The second track has a beat comprised of a piano sample, accompanying bass, and a sped-up vocal sample. Titled “The Story of O.J.”, he drops some knowledge about what it means to be an Ÿber-successful African-American. With lines like “Y’all think it’s bougie, I think that’s fine, but I’m just tryna give you $1 million worth of game for only $9.99” (which is ironic because TIDAL made this album available for free with no subscription just this past Sunday night), it’s clear he’s been watching House of Cards on Netflix: “He chose money over power. In this town, a mistake nearly everyone makes. Money is the Mc-mansion in Sarasota that starts falling apart after 10 years. Power is the old stone building that stands for centuries. I cannot respect someone who doesn’t see the difference.” He expresses regrets over having so much money at one point with no real financial freedom or the foresight to make smart investments with it. He’s at his most lyrical on “Smile”. With frantic snares and multi-track gospel vocals in the background, he has his mother, Gloria Carter, deliver a Big Rube-like spoken word outro. Also, it’s the most lyrically autobiographical track on the album with a revelation about his mother:

“Mama had four kids, but she’s a lesbian
Had to pretend so long that she’s a thespian
Had to hide in the closet, so she medicate
Society shame and the pain was too much to take
Cried tears of joy when you fell in love
Don’t matter to me if it’s a him or her
I just wanna see you smile through all the hate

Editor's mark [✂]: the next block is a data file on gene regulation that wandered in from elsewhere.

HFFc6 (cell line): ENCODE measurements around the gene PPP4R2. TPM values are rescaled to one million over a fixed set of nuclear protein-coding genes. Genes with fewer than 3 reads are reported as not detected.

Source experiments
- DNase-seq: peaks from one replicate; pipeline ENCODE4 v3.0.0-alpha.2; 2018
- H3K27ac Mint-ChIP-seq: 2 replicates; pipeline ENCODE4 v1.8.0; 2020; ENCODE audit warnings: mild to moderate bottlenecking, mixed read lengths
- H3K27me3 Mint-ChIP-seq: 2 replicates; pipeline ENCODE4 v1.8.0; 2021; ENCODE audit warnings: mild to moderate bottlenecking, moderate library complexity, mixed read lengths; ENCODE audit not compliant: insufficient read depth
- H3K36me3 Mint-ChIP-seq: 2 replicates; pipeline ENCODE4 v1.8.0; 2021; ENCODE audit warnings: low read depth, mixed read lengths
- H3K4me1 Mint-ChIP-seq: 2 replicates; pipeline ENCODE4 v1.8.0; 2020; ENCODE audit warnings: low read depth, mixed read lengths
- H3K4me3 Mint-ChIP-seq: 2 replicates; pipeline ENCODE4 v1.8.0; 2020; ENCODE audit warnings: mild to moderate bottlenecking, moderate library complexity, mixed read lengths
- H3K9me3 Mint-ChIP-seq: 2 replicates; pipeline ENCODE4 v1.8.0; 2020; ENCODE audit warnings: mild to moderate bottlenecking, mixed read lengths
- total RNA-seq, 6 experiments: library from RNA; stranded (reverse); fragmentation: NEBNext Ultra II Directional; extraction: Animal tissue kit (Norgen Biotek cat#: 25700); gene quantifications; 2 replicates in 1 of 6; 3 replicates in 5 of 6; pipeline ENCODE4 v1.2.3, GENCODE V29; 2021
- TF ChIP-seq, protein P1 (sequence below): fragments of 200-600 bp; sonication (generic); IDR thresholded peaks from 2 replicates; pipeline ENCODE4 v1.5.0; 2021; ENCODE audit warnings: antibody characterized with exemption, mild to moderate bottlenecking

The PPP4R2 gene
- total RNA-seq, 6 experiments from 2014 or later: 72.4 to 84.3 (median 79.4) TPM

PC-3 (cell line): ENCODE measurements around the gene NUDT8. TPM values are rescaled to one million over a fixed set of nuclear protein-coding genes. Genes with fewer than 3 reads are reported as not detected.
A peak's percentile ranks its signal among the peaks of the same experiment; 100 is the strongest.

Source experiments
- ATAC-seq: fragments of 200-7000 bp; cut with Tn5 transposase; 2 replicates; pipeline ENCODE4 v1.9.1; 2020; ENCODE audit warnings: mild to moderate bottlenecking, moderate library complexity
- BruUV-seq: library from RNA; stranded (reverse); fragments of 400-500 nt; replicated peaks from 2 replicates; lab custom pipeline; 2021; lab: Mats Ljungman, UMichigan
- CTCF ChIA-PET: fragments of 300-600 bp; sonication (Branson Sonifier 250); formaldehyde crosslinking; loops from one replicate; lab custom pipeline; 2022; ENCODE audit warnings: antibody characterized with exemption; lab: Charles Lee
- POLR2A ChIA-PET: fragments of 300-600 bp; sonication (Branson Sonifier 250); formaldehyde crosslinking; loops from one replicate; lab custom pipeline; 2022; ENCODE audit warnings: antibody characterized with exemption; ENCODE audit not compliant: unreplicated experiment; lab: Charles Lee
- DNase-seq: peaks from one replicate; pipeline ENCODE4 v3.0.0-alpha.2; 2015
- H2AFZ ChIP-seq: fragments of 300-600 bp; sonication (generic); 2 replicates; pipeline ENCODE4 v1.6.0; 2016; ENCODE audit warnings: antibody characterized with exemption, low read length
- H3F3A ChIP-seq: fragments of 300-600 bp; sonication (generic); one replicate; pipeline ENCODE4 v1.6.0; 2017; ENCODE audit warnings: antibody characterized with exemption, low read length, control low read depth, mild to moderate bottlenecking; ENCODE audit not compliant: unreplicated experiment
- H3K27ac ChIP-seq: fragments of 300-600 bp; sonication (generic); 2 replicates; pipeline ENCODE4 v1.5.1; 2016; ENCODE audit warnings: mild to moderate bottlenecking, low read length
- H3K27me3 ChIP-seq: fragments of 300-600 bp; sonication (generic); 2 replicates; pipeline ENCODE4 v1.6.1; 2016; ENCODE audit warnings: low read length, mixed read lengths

Marie Antoinette, baby, let ’em eat cake”

Of course, this review would be remiss if it were not to include at least something about the biggest question about Jay-Z that everyone’s had on their mind. That question was borne of his wife, Beyonce and her 2016 controversial song “Sorry”, which alleged that Jay had a mistress. The title-track on this album finally answers that question and doubles as an answer record to “Sorry”. He confesses his infidelities and apologizes profusely over a soulful sample.

As a man, husband, and father, he expresses a good level of shame at what he’s done. He raps “what good is a menage-a-trois when you’ve got a soulmate”. Apart from his mother, the other two guest appearances on the album are Frank Ocean and Damian Marley on the Nina Simone-sampling “Caught Their Eyes” and the Dancehall style “Bam”, respectively.

One of two standout tracks on the latter half of the album is “Family Feud”. In it, he addresses the current state of hip-hop in relation to the lack of support within rap culture, as well as its perception and inequality of wealth. The second is “Marcy Me”, which is the second best song on the album after “Smile”. The beat has a Marvin Gaye feel to it with the blues piano sample and is a love letter to the Marcy section of Brooklyn where Jay was raised, lyrically applying a mother as a metaphor to represent where he grew up.

Lyrically, Jay-Z still has his gift for wordplay and flow. For what he does not display in terms of technical emceeing ability on this album, he makes up for it by dropping clever gems filled with knowledge. Despite the album’s flaws (the production on “Moonlight” and “Legacy” is their only saving grace), what makes it listenable as far as lyrics go is the that, on one hand, it’s a swipe at his critics. On the other hand, it’s self-aggrandizement mixed with self-criticism. Jay-Z is well-aware of how he’s perceived, but he’s mindful about it now more than ever. With the monumental ambition, drive and success, maybe he should’ve titled the album “How to Make It in America”. After all, nothing succeeds like success.